The AllSides team found that Slate never includes a Right-leaning perspective on its website, making it unbalanced. Opinion pieces on Slate are often labeled news, making it unclear to readers what is fact and what is opinion. In its news reporting, Slate often uses subjective and emotional words.
At the time of review on Sept. 6, 2018, we noted that multiple pieces of Slate content labeled "news" were not balanced, and gave readers only a Left perspective on issues of the day. For example, that day a piece on the site claimed that the Brett Kavanaugh Supreme Court nomination is "a matter of life and death" for women — a subjective statement. Another piece claimed the Trump administration was "ignoring" rules against indefinite detention of undocumented children, when in reality the administration released documents proposing to amend them. Another Slate piece labeled "news" opened, "Donald Trump, who is somehow the president, did an interview..." Slate's framing of these issues and subjective language has a clear Left media bias.
According to a 2014 Pew Research study, a clear majority of Slate's audience (76%) is left-of-center.
As of August 2018, before AllSides shifted its Slate media bias rating, 1,436 AllSides readers agreed that Slate's media bias rating is Lean Left. On average, those who disagreed rated& Slate as Left.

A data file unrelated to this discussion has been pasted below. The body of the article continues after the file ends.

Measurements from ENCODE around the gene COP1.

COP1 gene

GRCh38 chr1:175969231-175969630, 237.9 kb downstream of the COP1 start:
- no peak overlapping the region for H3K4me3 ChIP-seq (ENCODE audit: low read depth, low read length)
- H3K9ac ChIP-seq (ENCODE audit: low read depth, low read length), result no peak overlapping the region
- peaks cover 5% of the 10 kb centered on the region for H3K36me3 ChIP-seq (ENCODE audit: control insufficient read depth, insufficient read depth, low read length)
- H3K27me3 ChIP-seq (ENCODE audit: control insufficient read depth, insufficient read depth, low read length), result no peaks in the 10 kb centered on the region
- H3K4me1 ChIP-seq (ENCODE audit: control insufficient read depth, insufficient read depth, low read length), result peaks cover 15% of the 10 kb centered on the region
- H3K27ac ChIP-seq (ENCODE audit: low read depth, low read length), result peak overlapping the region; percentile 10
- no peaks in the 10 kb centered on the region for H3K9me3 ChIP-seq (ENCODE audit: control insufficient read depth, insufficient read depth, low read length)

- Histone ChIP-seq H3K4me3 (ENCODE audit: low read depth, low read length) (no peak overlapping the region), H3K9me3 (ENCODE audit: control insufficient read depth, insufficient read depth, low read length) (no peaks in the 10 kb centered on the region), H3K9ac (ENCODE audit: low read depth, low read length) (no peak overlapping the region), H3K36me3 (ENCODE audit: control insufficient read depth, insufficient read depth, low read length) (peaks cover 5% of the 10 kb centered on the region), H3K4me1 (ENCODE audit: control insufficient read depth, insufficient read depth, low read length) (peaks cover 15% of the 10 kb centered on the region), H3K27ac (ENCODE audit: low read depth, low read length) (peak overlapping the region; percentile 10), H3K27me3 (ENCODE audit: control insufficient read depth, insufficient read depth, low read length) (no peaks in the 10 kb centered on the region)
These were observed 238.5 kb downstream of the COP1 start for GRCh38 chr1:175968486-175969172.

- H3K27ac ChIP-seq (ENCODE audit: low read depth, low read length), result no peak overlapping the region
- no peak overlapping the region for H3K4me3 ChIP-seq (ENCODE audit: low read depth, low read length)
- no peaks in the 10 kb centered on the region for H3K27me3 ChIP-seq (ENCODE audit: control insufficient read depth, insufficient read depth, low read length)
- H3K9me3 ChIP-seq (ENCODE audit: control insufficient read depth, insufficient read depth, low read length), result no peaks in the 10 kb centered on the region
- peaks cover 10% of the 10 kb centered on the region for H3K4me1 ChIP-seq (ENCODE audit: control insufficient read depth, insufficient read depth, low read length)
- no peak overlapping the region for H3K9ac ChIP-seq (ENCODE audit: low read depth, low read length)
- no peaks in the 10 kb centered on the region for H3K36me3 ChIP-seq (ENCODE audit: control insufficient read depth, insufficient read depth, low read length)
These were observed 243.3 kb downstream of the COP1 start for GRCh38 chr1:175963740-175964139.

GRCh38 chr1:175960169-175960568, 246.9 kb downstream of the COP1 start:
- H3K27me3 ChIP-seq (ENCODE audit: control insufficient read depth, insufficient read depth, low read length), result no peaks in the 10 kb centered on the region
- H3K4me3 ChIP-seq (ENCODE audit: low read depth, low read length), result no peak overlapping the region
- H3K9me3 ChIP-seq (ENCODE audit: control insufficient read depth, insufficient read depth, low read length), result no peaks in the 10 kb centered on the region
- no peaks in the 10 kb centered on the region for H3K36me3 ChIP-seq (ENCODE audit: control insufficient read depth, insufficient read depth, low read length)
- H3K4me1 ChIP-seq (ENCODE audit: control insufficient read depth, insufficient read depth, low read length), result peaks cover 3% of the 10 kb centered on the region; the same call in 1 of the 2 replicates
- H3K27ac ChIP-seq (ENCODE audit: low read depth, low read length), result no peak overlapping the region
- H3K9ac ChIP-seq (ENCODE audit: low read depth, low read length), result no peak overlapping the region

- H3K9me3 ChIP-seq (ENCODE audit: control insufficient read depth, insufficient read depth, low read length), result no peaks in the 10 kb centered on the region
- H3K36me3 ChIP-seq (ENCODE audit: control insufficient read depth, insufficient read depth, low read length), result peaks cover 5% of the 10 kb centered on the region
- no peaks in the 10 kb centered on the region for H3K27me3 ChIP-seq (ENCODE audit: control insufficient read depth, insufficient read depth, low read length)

In December 2016, Fox News published a piece titled: "BIAS ALERT: Slate switches from defense of Electoral College to calling it a tool of white supremacy."
According to Wikipedia, Slate is an "online magazine that covers current affairs, politics, and culture in the United States from a liberal perspective."
Slate is a United States-based, English language online current affairs and culture magazine created in 1996 by former New Republic editor Michael Kinsley, initially under the ownership of Microsoft as part of MSN. On 21 December 2004 it was purchased by the Washington Post Company. Since 4 June 2008 Slate has been managed by The Slate Group, an online publishing entity created by the Washington Post Company to develop and manage web-only magazines.